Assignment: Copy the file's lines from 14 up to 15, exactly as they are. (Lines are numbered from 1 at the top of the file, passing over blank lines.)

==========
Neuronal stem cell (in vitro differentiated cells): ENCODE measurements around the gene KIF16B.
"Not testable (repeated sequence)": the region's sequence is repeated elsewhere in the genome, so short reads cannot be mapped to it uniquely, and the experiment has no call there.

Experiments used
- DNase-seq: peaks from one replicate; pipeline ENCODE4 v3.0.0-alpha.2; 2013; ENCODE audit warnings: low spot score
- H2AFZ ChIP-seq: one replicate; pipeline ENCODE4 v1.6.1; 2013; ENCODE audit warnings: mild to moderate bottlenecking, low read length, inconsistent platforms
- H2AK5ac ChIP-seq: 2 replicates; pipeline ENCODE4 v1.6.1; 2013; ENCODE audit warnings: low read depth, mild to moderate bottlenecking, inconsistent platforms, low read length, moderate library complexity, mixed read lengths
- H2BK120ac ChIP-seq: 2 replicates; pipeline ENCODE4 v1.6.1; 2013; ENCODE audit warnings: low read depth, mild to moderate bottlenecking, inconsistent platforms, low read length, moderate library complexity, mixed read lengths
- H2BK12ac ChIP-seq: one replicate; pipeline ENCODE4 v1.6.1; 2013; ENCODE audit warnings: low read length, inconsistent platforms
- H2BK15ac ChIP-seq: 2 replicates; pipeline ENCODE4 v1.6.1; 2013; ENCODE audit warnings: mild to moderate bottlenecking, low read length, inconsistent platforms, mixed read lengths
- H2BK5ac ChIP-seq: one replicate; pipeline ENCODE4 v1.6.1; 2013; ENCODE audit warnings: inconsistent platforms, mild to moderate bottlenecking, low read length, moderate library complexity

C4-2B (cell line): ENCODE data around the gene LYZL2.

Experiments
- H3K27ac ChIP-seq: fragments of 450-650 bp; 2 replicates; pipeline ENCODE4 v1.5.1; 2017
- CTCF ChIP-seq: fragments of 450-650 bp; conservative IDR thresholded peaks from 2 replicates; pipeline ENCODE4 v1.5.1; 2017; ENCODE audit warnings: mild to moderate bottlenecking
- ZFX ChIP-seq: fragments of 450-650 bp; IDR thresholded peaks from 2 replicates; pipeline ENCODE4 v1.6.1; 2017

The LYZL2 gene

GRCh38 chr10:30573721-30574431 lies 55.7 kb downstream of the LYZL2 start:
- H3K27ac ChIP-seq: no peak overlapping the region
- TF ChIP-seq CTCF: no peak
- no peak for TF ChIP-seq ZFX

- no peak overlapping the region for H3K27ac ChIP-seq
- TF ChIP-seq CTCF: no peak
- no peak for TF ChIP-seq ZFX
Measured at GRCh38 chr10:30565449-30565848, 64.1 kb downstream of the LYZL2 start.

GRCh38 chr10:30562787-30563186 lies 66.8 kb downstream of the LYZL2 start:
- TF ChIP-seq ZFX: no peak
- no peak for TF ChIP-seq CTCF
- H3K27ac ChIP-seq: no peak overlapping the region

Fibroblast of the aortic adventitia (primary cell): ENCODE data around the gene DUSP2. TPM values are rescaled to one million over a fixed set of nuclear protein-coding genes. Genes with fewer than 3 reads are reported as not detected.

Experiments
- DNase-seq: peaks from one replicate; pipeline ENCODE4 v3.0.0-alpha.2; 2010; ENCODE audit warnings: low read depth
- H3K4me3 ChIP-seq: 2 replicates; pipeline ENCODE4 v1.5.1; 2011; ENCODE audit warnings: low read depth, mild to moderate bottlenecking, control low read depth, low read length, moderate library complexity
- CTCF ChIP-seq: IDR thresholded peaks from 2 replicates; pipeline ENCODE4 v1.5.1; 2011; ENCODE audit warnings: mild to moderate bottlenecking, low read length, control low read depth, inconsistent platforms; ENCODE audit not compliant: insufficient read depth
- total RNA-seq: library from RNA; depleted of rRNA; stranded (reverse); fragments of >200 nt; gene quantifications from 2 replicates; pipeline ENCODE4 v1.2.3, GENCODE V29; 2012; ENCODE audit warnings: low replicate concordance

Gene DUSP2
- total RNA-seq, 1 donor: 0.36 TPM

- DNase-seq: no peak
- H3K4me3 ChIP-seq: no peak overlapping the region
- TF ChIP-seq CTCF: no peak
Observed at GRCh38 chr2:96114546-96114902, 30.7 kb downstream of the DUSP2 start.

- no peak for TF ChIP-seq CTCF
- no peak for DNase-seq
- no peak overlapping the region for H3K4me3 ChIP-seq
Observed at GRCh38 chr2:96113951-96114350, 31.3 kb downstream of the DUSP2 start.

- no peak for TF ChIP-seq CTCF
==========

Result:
- CTCF ChIP-seq: fragments of 450-650 bp; conservative IDR thresholded peaks from 2 replicates; pipeline ENCODE4 v1.5.1; 2017; ENCODE audit warnings: mild to moderate bottlenecking
- ZFX ChIP-seq: fragments of 450-650 bp; IDR thresholded peaks from 2 replicates; pipeline ENCODE4 v1.6.1; 2017